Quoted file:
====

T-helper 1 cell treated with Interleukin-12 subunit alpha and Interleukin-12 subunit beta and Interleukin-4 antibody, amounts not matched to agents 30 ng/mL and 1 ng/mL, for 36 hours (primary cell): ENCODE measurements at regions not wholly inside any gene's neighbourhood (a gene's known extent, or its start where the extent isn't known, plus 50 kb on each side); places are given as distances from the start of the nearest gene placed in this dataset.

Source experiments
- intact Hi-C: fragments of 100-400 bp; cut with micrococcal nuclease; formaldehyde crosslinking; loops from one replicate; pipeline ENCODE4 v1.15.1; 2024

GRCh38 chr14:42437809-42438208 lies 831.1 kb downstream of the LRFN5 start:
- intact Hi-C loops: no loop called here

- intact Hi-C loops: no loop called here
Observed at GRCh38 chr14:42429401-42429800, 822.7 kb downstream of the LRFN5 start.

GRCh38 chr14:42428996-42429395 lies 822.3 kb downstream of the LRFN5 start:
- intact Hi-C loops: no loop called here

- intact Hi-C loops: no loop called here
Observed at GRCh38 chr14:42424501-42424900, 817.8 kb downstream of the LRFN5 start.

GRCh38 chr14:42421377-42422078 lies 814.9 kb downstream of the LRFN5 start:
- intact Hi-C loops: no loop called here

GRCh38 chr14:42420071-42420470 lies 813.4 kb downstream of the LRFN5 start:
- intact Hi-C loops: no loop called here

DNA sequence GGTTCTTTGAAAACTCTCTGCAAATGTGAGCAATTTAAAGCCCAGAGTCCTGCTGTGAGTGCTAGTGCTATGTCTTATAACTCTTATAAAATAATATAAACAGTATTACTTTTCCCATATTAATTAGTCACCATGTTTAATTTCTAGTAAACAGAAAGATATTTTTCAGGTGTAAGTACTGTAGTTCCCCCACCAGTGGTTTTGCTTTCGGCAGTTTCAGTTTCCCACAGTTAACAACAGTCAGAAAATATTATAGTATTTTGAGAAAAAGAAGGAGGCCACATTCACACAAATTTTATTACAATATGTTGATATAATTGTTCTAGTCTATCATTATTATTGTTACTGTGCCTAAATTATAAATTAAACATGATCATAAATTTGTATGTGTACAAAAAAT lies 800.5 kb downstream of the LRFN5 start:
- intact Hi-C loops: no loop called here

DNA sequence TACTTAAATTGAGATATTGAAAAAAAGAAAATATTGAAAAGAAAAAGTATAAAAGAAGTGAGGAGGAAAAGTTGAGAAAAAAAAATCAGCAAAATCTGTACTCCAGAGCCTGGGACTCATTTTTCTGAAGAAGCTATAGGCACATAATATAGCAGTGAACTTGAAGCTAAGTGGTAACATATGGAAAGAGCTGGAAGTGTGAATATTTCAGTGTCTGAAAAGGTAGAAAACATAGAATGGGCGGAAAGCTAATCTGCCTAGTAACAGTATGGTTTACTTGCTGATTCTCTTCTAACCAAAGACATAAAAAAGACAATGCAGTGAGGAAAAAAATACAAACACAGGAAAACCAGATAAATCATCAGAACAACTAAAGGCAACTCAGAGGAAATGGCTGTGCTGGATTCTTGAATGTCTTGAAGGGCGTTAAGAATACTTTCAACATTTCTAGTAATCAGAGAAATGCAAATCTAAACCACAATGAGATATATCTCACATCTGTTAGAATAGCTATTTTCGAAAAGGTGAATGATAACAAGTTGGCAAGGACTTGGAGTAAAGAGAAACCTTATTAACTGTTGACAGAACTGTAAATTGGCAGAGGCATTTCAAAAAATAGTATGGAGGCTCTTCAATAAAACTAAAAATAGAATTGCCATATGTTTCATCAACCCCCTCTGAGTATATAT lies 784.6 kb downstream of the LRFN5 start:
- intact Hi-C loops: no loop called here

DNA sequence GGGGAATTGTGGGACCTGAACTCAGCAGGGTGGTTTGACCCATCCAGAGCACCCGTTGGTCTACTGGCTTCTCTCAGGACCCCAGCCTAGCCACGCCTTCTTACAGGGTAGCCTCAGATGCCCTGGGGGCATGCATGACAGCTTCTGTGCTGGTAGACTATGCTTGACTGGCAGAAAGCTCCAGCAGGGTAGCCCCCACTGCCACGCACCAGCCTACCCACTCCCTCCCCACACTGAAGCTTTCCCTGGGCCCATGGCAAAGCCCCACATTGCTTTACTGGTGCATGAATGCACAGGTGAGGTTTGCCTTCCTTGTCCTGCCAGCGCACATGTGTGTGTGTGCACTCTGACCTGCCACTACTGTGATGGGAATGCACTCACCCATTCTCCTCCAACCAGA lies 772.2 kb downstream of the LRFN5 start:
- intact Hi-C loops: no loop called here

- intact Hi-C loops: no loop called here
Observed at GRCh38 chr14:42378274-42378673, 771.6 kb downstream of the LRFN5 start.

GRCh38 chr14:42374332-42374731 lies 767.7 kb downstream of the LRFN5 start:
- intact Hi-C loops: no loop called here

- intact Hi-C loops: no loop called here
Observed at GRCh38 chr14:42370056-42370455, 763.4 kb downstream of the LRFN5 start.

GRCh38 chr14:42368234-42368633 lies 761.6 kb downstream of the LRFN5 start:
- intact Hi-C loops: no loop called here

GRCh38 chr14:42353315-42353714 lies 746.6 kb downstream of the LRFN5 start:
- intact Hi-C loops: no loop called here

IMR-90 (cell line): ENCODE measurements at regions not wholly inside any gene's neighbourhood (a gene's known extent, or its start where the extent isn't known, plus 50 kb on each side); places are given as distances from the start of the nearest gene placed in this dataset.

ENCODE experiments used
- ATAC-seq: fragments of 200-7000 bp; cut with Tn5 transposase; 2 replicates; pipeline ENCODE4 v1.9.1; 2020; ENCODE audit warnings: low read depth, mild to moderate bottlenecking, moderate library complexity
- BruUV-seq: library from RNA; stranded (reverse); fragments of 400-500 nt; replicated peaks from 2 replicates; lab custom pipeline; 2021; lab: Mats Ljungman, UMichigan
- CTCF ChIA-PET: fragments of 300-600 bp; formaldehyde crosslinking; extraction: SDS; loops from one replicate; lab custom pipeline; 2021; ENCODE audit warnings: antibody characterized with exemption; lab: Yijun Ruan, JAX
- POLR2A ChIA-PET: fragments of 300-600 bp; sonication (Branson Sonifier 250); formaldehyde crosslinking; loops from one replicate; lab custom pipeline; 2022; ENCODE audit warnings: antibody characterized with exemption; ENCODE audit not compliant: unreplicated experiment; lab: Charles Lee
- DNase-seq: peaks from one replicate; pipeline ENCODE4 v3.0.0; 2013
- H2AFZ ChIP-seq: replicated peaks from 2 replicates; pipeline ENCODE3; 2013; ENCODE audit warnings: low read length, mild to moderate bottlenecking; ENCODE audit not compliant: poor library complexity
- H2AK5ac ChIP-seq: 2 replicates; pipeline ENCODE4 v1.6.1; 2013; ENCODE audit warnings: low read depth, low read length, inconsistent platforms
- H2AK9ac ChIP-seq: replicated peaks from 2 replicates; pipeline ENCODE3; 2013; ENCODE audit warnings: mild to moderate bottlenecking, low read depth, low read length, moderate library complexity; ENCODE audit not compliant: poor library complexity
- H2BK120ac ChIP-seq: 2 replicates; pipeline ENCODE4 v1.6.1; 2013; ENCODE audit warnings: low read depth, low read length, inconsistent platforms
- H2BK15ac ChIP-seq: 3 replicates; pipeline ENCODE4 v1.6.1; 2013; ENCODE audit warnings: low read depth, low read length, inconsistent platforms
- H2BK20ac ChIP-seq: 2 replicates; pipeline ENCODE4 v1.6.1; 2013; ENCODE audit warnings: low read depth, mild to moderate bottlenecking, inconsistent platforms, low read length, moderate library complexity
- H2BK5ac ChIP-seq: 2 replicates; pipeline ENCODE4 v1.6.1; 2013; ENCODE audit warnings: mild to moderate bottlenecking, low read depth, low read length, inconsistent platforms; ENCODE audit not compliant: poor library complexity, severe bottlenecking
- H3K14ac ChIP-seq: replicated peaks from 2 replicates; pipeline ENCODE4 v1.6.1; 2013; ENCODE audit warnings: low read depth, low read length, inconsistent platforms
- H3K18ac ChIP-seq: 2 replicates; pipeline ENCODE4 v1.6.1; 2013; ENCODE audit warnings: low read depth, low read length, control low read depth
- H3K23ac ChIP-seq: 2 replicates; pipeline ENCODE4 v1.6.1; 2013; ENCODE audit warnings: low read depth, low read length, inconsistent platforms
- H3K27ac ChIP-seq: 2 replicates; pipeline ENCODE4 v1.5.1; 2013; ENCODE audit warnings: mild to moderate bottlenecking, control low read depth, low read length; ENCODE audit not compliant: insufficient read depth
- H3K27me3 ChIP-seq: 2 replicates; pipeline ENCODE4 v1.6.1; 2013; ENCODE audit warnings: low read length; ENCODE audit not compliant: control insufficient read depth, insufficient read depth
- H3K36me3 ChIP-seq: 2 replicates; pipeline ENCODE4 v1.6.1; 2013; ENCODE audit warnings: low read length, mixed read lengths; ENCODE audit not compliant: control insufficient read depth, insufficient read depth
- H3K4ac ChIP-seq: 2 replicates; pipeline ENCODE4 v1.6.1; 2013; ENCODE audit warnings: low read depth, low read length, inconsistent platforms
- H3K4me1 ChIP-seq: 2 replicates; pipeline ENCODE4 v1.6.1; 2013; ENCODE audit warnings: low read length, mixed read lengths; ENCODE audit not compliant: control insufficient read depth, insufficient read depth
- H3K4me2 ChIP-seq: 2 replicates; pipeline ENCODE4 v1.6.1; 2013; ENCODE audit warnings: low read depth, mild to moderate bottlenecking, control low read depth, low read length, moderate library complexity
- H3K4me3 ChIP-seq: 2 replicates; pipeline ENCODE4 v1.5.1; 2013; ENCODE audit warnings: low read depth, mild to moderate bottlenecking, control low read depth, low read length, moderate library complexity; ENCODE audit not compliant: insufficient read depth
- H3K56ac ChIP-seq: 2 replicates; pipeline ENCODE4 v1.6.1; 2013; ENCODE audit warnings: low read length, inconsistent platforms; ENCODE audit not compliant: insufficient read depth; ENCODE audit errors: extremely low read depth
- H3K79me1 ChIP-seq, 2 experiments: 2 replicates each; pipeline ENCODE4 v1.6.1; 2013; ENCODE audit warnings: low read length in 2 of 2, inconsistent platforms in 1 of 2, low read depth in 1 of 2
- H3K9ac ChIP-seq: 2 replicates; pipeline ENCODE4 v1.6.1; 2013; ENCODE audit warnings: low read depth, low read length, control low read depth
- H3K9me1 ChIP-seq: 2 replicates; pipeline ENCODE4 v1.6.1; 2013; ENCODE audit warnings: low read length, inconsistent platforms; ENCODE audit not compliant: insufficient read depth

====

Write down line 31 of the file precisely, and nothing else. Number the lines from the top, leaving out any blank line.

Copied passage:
- intact Hi-C loops: no loop called here